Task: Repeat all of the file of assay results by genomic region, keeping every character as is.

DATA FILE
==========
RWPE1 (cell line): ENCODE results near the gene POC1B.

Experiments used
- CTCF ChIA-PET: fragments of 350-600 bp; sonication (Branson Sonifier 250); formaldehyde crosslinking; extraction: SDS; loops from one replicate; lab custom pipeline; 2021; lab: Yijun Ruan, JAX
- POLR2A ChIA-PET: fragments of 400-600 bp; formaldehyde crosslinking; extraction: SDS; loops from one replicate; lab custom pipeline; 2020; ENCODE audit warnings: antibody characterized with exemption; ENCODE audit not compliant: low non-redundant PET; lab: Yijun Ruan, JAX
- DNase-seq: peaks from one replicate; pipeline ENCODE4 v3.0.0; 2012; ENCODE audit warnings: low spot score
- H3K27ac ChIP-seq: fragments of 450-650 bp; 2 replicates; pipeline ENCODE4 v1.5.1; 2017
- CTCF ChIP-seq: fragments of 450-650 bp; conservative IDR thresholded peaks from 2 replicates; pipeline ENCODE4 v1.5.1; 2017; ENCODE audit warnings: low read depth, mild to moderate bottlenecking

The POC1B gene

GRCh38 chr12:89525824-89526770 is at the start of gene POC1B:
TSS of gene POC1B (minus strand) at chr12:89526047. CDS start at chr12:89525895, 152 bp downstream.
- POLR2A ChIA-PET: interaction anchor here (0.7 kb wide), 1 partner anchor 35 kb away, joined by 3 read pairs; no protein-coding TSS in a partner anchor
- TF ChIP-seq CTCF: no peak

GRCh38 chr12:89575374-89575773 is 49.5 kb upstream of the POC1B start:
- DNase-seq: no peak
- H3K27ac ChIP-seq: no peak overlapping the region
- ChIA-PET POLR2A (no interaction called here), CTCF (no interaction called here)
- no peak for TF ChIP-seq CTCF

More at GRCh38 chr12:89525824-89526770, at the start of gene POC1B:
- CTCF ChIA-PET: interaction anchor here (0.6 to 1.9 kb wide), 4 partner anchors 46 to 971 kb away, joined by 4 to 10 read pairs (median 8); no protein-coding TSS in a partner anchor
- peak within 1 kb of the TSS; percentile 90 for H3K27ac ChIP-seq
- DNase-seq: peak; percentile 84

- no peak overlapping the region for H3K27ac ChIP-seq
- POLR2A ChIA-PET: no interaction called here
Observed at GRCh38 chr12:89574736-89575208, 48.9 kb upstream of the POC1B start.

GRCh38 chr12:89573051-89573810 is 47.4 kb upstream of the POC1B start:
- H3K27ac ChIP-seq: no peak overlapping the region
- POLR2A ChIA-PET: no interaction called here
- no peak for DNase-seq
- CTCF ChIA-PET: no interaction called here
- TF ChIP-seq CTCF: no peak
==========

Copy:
RWPE1 (cell line): ENCODE results near the gene POC1B.

Experiments used
- CTCF ChIA-PET: fragments of 350-600 bp; sonication (Branson Sonifier 250); formaldehyde crosslinking; extraction: SDS; loops from one replicate; lab custom pipeline; 2021; lab: Yijun Ruan, JAX
- POLR2A ChIA-PET: fragments of 400-600 bp; formaldehyde crosslinking; extraction: SDS; loops from one replicate; lab custom pipeline; 2020; ENCODE audit warnings: antibody characterized with exemption; ENCODE audit not compliant: low non-redundant PET; lab: Yijun Ruan, JAX
- DNase-seq: peaks from one replicate; pipeline ENCODE4 v3.0.0; 2012; ENCODE audit warnings: low spot score
- H3K27ac ChIP-seq: fragments of 450-650 bp; 2 replicates; pipeline ENCODE4 v1.5.1; 2017
- CTCF ChIP-seq: fragments of 450-650 bp; conservative IDR thresholded peaks from 2 replicates; pipeline ENCODE4 v1.5.1; 2017; ENCODE audit warnings: low read depth, mild to moderate bottlenecking

The POC1B gene

GRCh38 chr12:89525824-89526770 is at the start of gene POC1B:
TSS of gene POC1B (minus strand) at chr12:89526047. CDS start at chr12:89525895, 152 bp downstream.
- POLR2A ChIA-PET: interaction anchor here (0.7 kb wide), 1 partner anchor 35 kb away, joined by 3 read pairs; no protein-coding TSS in a partner anchor
- TF ChIP-seq CTCF: no peak

GRCh38 chr12:89575374-89575773 is 49.5 kb upstream of the POC1B start:
- DNase-seq: no peak
- H3K27ac ChIP-seq: no peak overlapping the region
- ChIA-PET POLR2A (no interaction called here), CTCF (no interaction called here)
- no peak for TF ChIP-seq CTCF

More at GRCh38 chr12:89525824-89526770, at the start of gene POC1B:
- CTCF ChIA-PET: interaction anchor here (0.6 to 1.9 kb wide), 4 partner anchors 46 to 971 kb away, joined by 4 to 10 read pairs (median 8); no protein-coding TSS in a partner anchor
- peak within 1 kb of the TSS; percentile 90 for H3K27ac ChIP-seq
- DNase-seq: peak; percentile 84

- no peak overlapping the region for H3K27ac ChIP-seq
- POLR2A ChIA-PET: no interaction called here
Observed at GRCh38 chr12:89574736-89575208, 48.9 kb upstream of the POC1B start.

GRCh38 chr12:89573051-89573810 is 47.4 kb upstream of the POC1B start:
- H3K27ac ChIP-seq: no peak overlapping the region
- POLR2A ChIA-PET: no interaction called here
- no peak for DNase-seq
- CTCF ChIA-PET: no interaction called here
- TF ChIP-seq CTCF: no peak